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Tunable thermal bioswitches for in vivo control of microbial therapeutics

Piraner, Dan I. and Abedi, Mohamad H. and Moser, Brittany A. and Lee-Gosselin, Audrey and Shapiro, Mikhail G. (2017) Tunable thermal bioswitches for in vivo control of microbial therapeutics. Nature Chemical Biology, 13 (1). pp. 75-80. ISSN 1552-4450. doi:10.1038/nchembio.2233.

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Temperature is a unique input signal that could be used by engineered microbial therapeutics to sense and respond to host conditions or spatially targeted external triggers such as focused ultrasound. To enable these possibilities, we present two families of tunable, orthogonal, temperature-dependent transcriptional repressors providing switch-like control of bacterial gene expression at thresholds spanning the biomedically relevant range of 32–46°C. We integrate these molecular bioswitches into thermal logic circuits and demonstrate their utility in three in vivo microbial therapy scenarios, including spatially precise activation using focused ultrasound, modulation of activity in response to a host fever, and self-destruction after fecal elimination to prevent environmental escape. This technology provides a critical capability for coupling endogenous or applied thermal signals to cellular function in basic research, biomedical and industrial applications.

Item Type:Article
Related URLs:
URLURL TypeDescription ReadCube access
Piraner, Dan I.0000-0003-3857-9487
Abedi, Mohamad H.0000-0001-9717-6288
Lee-Gosselin, Audrey0000-0002-2431-2741
Shapiro, Mikhail G.0000-0002-0291-4215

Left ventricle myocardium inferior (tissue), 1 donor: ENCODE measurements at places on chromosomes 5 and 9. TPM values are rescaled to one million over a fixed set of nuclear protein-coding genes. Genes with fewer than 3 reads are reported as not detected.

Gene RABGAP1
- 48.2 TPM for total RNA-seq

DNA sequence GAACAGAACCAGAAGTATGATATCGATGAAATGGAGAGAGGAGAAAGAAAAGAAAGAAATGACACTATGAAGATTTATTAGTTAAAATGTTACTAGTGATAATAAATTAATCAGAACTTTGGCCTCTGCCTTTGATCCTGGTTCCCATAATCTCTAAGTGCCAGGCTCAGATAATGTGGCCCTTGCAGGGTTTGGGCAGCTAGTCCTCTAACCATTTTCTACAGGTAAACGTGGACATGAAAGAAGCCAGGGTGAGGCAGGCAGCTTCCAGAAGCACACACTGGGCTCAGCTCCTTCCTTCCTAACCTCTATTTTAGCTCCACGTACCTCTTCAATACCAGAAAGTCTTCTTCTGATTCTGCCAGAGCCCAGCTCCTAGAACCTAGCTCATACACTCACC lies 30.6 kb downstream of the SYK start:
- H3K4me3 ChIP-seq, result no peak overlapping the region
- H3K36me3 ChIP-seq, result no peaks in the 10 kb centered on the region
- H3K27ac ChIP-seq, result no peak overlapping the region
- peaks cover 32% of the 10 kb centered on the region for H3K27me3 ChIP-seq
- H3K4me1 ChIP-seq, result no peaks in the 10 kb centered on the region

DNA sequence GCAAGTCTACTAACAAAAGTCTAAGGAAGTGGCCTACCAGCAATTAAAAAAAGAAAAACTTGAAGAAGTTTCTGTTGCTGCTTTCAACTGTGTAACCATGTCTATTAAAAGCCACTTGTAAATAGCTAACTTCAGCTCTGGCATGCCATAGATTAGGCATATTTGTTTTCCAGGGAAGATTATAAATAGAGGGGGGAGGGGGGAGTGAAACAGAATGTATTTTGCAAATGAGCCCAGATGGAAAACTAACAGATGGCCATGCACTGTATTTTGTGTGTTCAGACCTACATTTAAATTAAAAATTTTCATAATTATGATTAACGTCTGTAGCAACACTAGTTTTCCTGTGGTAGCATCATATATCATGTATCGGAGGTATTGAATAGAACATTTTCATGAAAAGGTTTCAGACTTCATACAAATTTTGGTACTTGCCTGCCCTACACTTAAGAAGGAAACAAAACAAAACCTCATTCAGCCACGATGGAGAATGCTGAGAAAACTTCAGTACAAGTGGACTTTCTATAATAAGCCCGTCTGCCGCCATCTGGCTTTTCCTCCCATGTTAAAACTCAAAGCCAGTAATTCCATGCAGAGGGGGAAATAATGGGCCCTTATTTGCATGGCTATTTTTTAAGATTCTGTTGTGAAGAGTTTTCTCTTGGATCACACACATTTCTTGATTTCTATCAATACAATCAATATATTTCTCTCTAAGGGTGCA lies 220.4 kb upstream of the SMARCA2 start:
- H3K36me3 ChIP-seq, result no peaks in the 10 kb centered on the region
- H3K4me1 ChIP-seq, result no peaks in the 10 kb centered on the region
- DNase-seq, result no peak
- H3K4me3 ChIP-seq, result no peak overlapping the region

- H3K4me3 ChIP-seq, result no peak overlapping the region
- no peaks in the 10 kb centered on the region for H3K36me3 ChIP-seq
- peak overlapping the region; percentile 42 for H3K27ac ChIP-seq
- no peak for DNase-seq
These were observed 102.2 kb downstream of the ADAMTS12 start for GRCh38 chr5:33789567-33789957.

Additional Information:© 2016 Macmillan Publishers Limited. Received 12 May 2016; accepted 16 September 2016; published online 14 November 2016. The authors thank J. Szablowski for assistance with focused ultrasound, A. Mukherjee, J. Bois and A. Gluhovsky for helpful discussions, and S. Zemsky, R. Rezvani, Y. Jiang and G. Ha for experimental assistance. D.I.P. was supported by the NIH fellowship for Predoctoral Training in Biology and Chemistry (T32GM007616). M.H.A. was supported by an NSF graduate research fellowship and the Paul and Daisy Soros Fellowship for New Americans. This work was supported by a DARPA Young Faculty Award (D14AP00050), the Weston Havens Foundation, a Burroughs Wellcome Career Award at the Scientific Interface and the Heritage Medical Research Institute (M.G.S.). Author Contributions: D.I.P. co-conceived and planned the study, generated genetic constructs, evaluated their performance in vitro and in vivo, and co-wrote the manuscript. M.H.A. co-conceived and planned the study, generated genetic constructs, evaluated their performance in vitro and in vivo, and co-wrote the manuscript. B.A.M. generated genetic constructs and evaluated their performance in vitro. A.L.-G. conducted in vivo experiments. M.G.S. co-conceived and supervised the study and co-wrote the manuscript. All authors provided input on the final manuscript. The authors declare no competing financial interests. Additional information: Any supplementary information, chemical compound information and source data are available in the online version of the paper.
Group:Heritage Medical Research Institute
Funding AgencyGrant Number
NIH Predoctoral FellowshipT32GM007616
NSF Graduate Research FellowshipUNSPECIFIED
Paul and Daisy Soros Fellowship for New AmericansUNSPECIFIED
Defense Advanced Research Projects Agency (DARPA)UNSPECIFIED
Weston Havens FoundationUNSPECIFIED
Burroughs Wellcome FundUNSPECIFIED
Heritage Medical Research InstituteUNSPECIFIED
Issue or Number:1
Record Number:CaltechAUTHORS:20160906-121824624
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Usage Policy:No commercial reproduction, distribution, display or performance rights in this work are provided.
ID Code:70178
Deposited By: George Porter
Deposited On:14 Nov 2016 20:26
Last Modified:11 Nov 2021 04:25

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